I am just wrapping up an interesting conference in Kauai sponsored by the BMW Foundation which assembled about 50 alumni of the foundation’s various young leaders programs over the last decade. We had a bunch of Russians here, Germans, Chinese, Americans, and some individuals from Singapore, Canada, the Netherlands, and India. Fascinating group of people.
One of the dignitaries that spent yesterday morning with us was Stan Shih, founding Chairman & former CEO of Acer, one of the largest computer firms in the world and based in Taiwan. He spoke on the subject of “Building Identity and Trust in Business,” and when he concluded, I asked him a question.
I said that in my previous experience as Executive Director of the Japan America Society of Southern California in the mid-1980s to the early 1990s, I noted that the most difficult challenge Japanese multinational firms that invested in America had was that they often had repugnant personnel policies when it came to women and minorities and found themselves sued left and right.
I asked whether his firm and other major Asian firms — particularly those that were rooted in China and Taiwan — had modified their cultures to take advantage of the strengths in diversity, particularly with regard to women, ethnic minorities, and gay people.
Stan Shih then rambled on for about ten minutes without ever mentioning the word “woman”, the word “gay” or the word “minority”. He completely avoided the question. . .so a colleague in the conference, Joyce Davis, former Deputy Foreign Editor at Knight-Ridder, asked him again point blank what his views on Acer’s corporate culture and women and minorities were.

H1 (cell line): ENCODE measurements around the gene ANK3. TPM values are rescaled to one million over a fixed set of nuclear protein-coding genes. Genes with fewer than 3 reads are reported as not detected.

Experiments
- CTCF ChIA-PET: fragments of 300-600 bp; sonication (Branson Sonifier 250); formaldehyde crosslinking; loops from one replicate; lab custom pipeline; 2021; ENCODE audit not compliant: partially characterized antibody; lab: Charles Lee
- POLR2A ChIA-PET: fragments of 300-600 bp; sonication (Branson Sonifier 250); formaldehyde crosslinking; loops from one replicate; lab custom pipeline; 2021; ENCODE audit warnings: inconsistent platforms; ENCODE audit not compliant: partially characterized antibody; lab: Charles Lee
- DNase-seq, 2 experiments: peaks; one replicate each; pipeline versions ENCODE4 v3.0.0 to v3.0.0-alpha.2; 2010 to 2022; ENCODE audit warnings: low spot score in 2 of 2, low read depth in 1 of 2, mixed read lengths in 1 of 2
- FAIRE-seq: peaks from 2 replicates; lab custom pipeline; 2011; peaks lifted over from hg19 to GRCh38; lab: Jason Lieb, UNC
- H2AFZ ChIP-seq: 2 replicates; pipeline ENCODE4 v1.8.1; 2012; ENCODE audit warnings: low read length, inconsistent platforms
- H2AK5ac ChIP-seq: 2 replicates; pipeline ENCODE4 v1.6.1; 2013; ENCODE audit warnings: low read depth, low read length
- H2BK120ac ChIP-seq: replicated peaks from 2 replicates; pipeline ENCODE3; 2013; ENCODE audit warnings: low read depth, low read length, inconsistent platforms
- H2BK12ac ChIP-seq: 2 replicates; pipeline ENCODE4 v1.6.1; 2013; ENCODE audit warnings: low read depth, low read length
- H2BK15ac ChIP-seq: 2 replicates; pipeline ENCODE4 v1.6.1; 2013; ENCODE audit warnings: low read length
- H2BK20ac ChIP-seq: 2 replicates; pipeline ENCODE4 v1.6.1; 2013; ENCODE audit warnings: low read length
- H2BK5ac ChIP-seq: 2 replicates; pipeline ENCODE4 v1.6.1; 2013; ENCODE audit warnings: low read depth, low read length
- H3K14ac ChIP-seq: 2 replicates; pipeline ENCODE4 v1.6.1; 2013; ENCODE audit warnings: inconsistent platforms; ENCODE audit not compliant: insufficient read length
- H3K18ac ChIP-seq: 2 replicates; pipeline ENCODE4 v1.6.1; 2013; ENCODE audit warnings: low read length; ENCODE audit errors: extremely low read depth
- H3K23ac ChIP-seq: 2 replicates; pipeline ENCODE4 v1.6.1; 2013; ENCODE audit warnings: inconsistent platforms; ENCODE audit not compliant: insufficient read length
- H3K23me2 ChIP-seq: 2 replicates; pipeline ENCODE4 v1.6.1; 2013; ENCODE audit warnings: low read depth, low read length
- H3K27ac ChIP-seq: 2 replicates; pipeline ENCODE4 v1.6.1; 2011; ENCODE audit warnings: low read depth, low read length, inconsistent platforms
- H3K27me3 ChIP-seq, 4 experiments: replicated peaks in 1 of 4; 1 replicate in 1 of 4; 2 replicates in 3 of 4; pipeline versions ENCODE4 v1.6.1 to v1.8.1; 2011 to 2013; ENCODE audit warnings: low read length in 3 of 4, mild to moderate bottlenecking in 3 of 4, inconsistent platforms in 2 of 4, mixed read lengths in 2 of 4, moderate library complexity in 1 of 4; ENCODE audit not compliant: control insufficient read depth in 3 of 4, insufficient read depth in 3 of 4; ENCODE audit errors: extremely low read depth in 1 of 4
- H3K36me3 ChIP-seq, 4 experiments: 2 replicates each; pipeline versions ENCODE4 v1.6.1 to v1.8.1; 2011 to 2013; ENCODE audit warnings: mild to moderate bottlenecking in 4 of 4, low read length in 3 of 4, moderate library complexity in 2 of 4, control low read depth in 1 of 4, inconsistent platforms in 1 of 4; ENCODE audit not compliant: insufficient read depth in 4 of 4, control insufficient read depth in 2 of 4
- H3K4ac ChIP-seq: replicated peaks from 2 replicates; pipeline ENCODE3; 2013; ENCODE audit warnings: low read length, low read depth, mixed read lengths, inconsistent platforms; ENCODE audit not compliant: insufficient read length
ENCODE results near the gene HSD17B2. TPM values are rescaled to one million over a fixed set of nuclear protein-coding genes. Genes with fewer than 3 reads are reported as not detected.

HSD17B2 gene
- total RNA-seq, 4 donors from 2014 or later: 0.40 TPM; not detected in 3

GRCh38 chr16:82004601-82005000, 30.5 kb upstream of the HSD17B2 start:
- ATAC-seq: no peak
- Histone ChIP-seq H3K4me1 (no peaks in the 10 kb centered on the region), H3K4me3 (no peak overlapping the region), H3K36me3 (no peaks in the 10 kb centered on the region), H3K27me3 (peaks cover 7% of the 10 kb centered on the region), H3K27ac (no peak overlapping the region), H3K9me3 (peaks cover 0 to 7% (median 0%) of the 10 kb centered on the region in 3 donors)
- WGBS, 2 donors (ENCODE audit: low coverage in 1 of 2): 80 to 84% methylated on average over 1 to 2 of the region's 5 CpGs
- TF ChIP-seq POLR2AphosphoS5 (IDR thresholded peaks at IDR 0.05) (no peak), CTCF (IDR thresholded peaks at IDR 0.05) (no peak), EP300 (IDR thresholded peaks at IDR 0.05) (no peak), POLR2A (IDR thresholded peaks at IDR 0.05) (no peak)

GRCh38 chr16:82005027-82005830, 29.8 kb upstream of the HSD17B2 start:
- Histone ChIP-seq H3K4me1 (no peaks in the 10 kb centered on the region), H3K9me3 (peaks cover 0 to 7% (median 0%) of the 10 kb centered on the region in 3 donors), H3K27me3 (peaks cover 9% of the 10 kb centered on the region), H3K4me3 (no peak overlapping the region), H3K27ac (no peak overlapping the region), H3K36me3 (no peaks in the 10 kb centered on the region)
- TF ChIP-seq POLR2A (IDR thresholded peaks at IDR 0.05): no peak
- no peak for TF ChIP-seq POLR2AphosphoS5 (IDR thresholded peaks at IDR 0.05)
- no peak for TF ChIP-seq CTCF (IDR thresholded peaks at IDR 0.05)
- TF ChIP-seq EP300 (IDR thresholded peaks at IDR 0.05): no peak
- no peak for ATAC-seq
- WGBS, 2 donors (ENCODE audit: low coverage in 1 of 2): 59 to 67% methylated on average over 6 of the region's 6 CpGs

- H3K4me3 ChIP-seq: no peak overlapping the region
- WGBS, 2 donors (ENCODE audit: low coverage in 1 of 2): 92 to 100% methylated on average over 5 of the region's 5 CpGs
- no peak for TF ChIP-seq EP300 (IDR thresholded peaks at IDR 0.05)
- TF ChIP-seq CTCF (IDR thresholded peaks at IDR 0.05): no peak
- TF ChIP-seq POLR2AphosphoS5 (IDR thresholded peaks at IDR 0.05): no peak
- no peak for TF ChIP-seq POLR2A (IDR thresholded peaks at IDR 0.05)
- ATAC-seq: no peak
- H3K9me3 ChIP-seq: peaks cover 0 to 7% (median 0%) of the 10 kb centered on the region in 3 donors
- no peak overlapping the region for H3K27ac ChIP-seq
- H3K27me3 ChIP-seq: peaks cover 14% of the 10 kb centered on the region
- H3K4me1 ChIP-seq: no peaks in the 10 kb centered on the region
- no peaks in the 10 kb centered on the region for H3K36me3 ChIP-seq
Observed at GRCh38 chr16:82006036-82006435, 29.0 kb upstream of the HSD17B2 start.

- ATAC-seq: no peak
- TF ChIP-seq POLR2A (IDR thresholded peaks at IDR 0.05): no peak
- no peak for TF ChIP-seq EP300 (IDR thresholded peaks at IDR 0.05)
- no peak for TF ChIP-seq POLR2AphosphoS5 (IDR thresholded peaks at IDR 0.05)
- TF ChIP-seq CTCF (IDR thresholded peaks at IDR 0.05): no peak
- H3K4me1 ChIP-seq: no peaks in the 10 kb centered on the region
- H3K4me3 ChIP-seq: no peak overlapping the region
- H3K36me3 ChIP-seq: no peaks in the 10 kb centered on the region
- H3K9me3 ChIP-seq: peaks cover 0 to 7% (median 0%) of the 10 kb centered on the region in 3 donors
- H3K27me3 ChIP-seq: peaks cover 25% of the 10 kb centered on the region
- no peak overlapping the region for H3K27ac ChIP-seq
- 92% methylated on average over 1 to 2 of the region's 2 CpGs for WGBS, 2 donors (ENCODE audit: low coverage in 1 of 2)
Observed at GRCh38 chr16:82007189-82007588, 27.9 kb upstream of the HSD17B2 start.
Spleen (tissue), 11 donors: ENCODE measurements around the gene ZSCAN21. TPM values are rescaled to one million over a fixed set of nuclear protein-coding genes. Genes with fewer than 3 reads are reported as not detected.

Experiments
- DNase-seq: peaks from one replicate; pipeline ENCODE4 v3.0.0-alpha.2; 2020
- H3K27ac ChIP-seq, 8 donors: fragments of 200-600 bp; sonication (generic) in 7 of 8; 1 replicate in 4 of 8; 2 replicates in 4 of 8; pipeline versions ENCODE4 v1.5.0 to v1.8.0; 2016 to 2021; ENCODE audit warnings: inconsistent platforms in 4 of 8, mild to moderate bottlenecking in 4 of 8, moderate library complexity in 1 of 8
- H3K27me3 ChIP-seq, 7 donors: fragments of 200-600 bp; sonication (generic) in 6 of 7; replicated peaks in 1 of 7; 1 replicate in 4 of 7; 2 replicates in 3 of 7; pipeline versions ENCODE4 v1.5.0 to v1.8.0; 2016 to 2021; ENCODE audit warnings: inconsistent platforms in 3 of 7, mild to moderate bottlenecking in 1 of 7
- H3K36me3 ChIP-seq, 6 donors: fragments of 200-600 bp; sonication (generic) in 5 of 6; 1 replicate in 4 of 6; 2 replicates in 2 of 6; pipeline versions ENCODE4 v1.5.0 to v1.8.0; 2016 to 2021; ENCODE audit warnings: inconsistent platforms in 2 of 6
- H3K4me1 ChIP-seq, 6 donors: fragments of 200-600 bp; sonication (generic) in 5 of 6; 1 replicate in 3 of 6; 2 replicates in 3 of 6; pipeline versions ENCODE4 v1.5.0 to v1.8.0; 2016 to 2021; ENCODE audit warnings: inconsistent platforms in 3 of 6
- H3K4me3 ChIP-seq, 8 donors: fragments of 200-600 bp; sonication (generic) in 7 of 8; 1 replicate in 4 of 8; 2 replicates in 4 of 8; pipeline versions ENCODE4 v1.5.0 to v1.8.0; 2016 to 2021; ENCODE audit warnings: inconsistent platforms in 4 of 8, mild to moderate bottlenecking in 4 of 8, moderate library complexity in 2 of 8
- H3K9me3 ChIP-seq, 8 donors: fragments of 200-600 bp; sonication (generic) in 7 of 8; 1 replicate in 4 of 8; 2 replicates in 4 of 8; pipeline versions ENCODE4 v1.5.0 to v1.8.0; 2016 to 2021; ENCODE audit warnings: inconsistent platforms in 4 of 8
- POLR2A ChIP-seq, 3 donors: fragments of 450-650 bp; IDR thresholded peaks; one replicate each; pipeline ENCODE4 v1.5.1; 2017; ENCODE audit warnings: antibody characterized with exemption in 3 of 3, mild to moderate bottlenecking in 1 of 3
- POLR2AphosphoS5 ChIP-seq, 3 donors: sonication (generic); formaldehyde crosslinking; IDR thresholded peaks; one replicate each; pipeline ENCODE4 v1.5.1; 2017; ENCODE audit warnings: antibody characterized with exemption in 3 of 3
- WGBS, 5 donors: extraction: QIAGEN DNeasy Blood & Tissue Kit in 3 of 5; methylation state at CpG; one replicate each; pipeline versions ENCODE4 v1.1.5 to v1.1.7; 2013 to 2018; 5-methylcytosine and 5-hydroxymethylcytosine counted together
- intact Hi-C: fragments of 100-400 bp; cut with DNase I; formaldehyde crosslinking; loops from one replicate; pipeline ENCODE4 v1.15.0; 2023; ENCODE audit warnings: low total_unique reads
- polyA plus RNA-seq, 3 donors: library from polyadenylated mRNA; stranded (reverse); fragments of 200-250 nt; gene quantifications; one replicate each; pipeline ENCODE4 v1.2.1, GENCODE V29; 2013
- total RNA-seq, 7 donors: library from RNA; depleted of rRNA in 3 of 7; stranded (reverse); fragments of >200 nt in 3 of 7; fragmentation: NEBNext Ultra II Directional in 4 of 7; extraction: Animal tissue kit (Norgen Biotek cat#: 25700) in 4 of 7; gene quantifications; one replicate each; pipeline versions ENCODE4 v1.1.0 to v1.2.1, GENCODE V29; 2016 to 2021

While acknowledging that his wife (who was in the room) had helped him start Acer, Stan Shih stated that “the problem is not with companies but with Chinese society — and in Chinese society, the role of women is to take care of the family.”
On the one hand, I’m glad Shih didn’t gloss-up his views about this subject. And he’s probably right, overall, that Chinese firms are going to be fairly hostile environments for women. He didn’t get to minorities and didn’t elaborate. Time was up.
But like is happening in Japan today, I imagine that the very best female talent in China is going to escape that country as soon as possible.
Stan Shih is not just any ordinary CEO. He is one of Asia’s top two or three best known corporate personalities. He is a regular at the Davos World Economic Forum and fits the bill for what Sam Huntington has called ‘Davos Man.’
With all of the prosletyzing America is doing recently about democracy and human rights, particularly women’s rights, perhaps we should require some diversity training for Asian-based CEOs who want to operate firms in America or partner with U.S. firms operating abroad.
I realize that that this proposal is facetious — but I have to admit to being somewhat floored by Shih’s first non-response and then blunt response to a question about modern management policies.
I certainly don’t have any “trust” in that kind of corporate or political culture he described.
— Steve Clemons